Recently, I encountered a young woman struggling with many difficulties who turned all the bitterness in her heart against her faith. She launched into a diatribe about “not getting anything out of” her affiliation with the Church. The raw effusion of her anguish, as well as her conception of Jesus, brought to mind two of the characters from today’s Gospel.
Simon is a Pharisee who decides to invite Jesus to a banquet – no doubt well-respected and socially quite accomplished. The other character might be called a party crasher – an unnamed, sinful woman, who invites herself over, sneaks up behind Jesus, and proceeds to lose all control of her emotions – “bathing his feet with her tears,” wiping them with her hair, kissing them, and anointing them with perfumed ointment. St. Luke tells us twice that the woman is a sinner, probably because we’d have no idea otherwise. However by the time that the passage is over (if we haven’t already pre-judged him based on the label “Pharisee”), we’re pretty sure that Simon himself isn’t as sin-free as he thinks he is – smug in his own superiority over not only the sinful woman, but also over Jesus, whom Simon assumes is ignorant of the woman’s background.
Though both characters found themselves at a meal with Christ, Simon’s approach was that he was “doing Jesus a favor” by the meal, whereas the woman approached with faith, sure of Jesus’ power to heal her sinfulness. Certainly the woman had not casually decided to approach Him, but only after an honest self-examination, her tears motivated by grief at her own sorry sinfulness. Simon, on the other hand, never questions his own righteousness, and thus brings blindness to bear on two accounts: his own identity as a sinner, and Jesus’s identity as God.
This Gospel passage helps us understand how we can or should approach that meal with Jesus that is the Mass. Before the priest begins the Eucharistic Prayer, he invites us to “lift up [our] hearts.” When we attend Mass, what is burning within our hearts? What problem, what crisis darkens our hearts, or who or what fills them with joy? Do we keep either our doubts, anguish, or our gratitude to ourselves, like Simon? Like him, are we so sure that Jesus is not “God enough” to be able to handle it? Or do we recognize that no one but Him can do anything about it?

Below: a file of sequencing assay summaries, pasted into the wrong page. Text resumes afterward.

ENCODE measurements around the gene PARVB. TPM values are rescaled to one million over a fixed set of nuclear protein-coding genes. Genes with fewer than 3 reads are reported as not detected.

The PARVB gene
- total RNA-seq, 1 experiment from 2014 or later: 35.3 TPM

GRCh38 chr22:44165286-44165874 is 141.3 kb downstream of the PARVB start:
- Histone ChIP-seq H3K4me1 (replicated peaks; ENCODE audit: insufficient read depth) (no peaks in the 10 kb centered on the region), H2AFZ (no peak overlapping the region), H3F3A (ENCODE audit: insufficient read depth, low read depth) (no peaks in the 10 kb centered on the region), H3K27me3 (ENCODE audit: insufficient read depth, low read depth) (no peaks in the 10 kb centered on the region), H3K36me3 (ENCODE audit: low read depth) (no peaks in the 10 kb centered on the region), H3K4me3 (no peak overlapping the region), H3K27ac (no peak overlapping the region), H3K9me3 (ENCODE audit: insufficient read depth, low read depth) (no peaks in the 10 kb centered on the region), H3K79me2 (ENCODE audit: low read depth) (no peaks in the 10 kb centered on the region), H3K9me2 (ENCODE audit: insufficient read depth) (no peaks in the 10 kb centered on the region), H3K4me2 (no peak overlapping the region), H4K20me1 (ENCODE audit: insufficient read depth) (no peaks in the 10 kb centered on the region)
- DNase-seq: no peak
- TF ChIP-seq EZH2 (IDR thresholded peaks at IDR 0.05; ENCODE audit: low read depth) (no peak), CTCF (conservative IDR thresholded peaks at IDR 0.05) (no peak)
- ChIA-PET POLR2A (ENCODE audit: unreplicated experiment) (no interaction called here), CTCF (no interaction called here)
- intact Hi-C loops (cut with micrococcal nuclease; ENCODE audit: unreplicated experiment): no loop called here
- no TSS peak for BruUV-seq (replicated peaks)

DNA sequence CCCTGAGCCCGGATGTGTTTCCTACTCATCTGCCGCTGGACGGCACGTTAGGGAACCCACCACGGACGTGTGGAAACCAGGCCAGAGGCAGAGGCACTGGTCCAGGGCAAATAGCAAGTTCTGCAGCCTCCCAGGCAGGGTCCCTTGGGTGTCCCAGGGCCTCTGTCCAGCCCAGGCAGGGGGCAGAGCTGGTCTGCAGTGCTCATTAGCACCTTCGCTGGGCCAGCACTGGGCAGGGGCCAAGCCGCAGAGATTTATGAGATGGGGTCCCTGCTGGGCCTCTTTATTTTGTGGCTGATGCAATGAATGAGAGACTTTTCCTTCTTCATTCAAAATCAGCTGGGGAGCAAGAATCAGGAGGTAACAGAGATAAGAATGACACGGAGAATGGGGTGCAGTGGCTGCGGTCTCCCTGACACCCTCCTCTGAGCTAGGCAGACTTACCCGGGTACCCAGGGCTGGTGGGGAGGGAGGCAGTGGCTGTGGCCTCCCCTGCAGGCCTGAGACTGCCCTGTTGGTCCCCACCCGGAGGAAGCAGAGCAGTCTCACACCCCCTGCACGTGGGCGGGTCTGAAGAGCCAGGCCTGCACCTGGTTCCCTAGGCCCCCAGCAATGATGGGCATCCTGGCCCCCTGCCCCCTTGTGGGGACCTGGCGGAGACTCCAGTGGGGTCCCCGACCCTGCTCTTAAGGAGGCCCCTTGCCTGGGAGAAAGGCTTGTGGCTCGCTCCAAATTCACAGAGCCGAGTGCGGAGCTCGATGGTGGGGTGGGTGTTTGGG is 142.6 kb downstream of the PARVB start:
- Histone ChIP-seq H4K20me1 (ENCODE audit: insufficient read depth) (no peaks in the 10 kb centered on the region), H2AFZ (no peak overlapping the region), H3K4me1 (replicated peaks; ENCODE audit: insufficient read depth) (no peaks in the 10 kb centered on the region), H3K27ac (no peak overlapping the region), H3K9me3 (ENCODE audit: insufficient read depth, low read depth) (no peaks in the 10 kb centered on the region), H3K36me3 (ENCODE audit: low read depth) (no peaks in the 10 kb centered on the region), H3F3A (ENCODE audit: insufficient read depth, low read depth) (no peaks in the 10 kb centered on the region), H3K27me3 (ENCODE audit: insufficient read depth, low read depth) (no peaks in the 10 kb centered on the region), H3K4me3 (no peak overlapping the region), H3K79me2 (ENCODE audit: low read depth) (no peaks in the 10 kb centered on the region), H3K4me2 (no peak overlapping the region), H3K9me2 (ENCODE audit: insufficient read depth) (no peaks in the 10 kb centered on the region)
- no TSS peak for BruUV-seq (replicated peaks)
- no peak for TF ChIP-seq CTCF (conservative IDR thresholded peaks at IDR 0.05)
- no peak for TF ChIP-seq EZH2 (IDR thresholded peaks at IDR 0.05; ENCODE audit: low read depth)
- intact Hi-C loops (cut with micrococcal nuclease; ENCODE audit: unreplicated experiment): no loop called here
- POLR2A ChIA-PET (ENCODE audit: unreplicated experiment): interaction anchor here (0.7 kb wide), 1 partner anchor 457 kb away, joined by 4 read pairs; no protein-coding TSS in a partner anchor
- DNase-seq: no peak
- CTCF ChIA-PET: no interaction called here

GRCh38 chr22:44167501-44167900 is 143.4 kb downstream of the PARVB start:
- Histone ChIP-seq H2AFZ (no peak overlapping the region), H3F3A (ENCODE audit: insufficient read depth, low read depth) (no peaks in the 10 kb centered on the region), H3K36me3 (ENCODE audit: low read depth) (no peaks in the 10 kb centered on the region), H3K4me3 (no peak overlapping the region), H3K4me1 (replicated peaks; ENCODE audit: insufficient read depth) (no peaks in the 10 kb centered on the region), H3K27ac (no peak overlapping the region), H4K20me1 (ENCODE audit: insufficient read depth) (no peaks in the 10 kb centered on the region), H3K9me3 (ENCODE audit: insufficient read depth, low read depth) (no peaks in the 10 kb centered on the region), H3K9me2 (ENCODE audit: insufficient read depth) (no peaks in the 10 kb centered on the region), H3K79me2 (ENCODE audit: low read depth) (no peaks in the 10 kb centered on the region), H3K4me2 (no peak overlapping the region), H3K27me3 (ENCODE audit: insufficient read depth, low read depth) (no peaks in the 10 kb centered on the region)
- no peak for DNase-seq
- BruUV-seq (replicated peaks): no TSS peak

Who better than the woman in today’s Gospel shows us how this is to be done! She has begun with a hard and honest look at her heart – and found it full of sin. Yes, acknowledging this brings on great sorrow, but also the desperate need to seek out Jesus in order to be healed. The heart she lifts up is her own, though earlier in this chapter, St. Luke speaks of many others who have others “on their heart”: A widow wails for her dead son, a centurion calls out on behalf of his slave, and John the Baptist’s heart burns with questions of faith – Jesus satisfies them all. This is why, by the end of the passage, the woman – now forgiven – is known no longer as the “sinful” one, but as the “one who loved much.”
When we encounter Jesus this Sunday, let us ask for the grace to lift up our hearts to Him as freely and completely as the woman in today’s Gospel.
Image: Dieric Bouts, Christ in the House of Simon the Pharisee (Detail)